Emergency in India: The Dark Phase in India That Proved Indira Gandhi's Dictatorship!

Indira Gandhi

Indira Gandhi (File Photo)


Emergency in India: The emergency is a dark chapter in the Indian democratic country. The late Prime Minister Indira Gandhi, known as the 'Iron Lady' took a drastic decision in her political life.

The emergency is a dark chapter in the Indian democratic country. The late Prime Minister Indira Gandhi, known as the 'Iron Lady' took a drastic decision in her political life. It is a bitter memory that haunts the Congress party even to this day. It is now 46 years since the imposition of that 'emergency' that deprived the people of their freedom and rights. The decisions taken by Indira Gandhi in order to retain her power made the life of the people horrible. From June 25, 1975 to March 21, 1977 all the people were shaken by the dictatorship and the dark period continued for 21 months. Millions were imprisoned and experienced torture in the jails.

Let us have a look at the consequences that led to the imposition of emergency during the reign of Indira Gandhi.

The Congress party won 352 seats in the 1971 general election and bagged the secularist status by nationalising the banks. Indira Gandhi has become the Prime Minister and the government was once again formed with a huge majority. She played a major role in the formation of Bangladesh (war with Pakistan) and emerged as an unprecedented leader. She was hailed as an ephemeral incarnation by those who criticized her. It was during this time that the image of Indira as a goongy gudia (dumb doll) was removed and she became the most powerful woman as Goddess Durgamatha, the Iron Lady.

But four years later the story changed completely with increase in drought and unemployment in the country, industrial development is lame that ignited flames of discontent among people from all walks of life. In the wake of these developments, it seems that the state of emergency has actually been imposed since midnight on June 25. The Allahabad High Court's verdict that Indira Gandhi's election as an MP was invalid in addition to the conditions in the country had played a key role in the imposition of the Emergency.

In the 1971 elections, Indira Gandhi contested from Rae Bareilly and the United Socialist Party fielded Raj Narayan as its candidate. He, however, approached the Allahabad High Court alleging that Indira had used her position during the election and committed irregularities to win elections. The order was passed by High Court Judge Justice Jagmohan Lal Sinha on June 12, 1975. Indira Gandhi was accused of abusing power by obstructing the government machinery during the elections. In this context, the election of Indira Gandhi was cancelled. She was ruled out of the election for another six years. This created conditions for Indira to step down as Prime Minister.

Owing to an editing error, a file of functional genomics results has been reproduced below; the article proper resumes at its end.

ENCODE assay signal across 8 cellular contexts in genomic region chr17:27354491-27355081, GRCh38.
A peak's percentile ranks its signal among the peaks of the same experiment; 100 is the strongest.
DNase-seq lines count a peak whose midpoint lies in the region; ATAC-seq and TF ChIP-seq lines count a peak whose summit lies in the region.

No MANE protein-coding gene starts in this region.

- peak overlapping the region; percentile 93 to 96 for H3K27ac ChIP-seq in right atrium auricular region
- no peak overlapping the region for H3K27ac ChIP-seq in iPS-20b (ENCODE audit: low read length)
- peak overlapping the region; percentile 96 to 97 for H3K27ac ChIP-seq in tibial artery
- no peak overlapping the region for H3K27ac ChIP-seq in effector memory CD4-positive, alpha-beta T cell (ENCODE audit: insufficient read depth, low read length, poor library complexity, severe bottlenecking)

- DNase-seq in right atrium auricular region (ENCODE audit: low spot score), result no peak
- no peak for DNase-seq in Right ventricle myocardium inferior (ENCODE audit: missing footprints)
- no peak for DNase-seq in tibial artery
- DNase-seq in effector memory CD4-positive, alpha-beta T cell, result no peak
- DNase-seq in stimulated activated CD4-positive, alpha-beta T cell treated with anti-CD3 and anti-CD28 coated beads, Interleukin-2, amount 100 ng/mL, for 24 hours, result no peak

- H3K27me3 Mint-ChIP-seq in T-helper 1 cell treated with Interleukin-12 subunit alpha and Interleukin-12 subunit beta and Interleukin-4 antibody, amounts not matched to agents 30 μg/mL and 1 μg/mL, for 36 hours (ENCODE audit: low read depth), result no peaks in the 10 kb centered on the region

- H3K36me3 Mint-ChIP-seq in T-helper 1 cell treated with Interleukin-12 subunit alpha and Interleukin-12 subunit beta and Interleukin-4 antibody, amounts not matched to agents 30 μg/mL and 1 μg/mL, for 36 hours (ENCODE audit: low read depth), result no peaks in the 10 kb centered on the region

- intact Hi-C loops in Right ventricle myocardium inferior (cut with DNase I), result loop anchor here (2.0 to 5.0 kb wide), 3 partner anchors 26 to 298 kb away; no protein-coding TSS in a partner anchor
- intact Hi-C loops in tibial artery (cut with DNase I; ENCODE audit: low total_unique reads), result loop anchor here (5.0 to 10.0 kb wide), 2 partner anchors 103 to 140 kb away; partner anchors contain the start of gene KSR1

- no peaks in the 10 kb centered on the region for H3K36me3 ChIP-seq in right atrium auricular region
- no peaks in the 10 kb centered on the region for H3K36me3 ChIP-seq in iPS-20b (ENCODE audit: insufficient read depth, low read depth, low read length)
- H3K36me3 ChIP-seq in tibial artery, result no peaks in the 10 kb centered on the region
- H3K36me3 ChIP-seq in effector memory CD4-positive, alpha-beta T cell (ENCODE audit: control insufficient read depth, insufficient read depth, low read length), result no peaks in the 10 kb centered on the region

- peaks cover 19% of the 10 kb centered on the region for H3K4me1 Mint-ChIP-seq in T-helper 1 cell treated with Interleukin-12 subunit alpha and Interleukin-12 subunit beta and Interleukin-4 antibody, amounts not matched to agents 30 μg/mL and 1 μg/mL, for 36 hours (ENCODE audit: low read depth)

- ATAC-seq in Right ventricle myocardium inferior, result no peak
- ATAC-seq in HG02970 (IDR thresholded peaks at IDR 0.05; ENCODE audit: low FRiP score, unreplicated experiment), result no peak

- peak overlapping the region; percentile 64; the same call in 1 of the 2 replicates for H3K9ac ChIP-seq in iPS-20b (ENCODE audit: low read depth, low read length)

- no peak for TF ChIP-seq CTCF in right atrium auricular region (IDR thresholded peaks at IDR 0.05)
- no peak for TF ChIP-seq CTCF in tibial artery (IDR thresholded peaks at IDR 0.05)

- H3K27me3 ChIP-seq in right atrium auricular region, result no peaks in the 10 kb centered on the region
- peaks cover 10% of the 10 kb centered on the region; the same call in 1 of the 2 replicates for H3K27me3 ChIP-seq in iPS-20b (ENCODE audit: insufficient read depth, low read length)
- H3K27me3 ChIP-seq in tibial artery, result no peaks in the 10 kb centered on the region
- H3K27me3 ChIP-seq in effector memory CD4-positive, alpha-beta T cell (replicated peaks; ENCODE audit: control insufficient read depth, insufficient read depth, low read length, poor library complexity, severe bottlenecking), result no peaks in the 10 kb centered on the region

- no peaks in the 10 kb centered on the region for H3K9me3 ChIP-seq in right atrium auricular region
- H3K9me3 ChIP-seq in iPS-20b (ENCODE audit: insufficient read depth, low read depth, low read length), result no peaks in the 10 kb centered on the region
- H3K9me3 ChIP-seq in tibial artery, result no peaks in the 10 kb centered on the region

In this context, Indira Gandhi arranged an emergency meeting at the then Prime Minister's official residence at 1 Safdarjang Road. She asked her loyal leaders and close associates to give her instructions. Then Indira's son Sanjay Gandhi told her to move the Supreme Court challenging the High Court verdict and the Supreme Court ruled that Indira could continue as Prime Minister following the rules. However, it clarified that her election as an MP was invalid until the final verdict. This has led to anti-Indira protests across the country.

In the wake of these developments, Indira Gandhi asked then President Fakhruddin Ali Mohammed to sign the Emergency Declaration in view of the internal turmoil. With his approval, a decision was taken to impose a state of emergency on June 25 under Article 352 (1) of the Constitution of India. Opposition leaders Jayaprakash Narayan, Atal Bihari Vajpayee, LK Advani and Morarji Desai were arrested in this connection. In addition, various leaders and senior journalists across the country including 11 lakh people were jailed.

In the same way, freedom of expression was curtailed and all factions oppressed. Magazines and media were censored; human rights violations have taken place on a large scale. This order was met with fierce opposition from the people towards Indira Gandhi government. Speaking on the radio to the people of the country, she defended herself for imposing the emergency in the wake of conspiracies against the government. Extending the emergency four times at the rate of six months, she finally lifted it on March 21, 1977.

Show Full Article
Print Article
Next Story
More Stories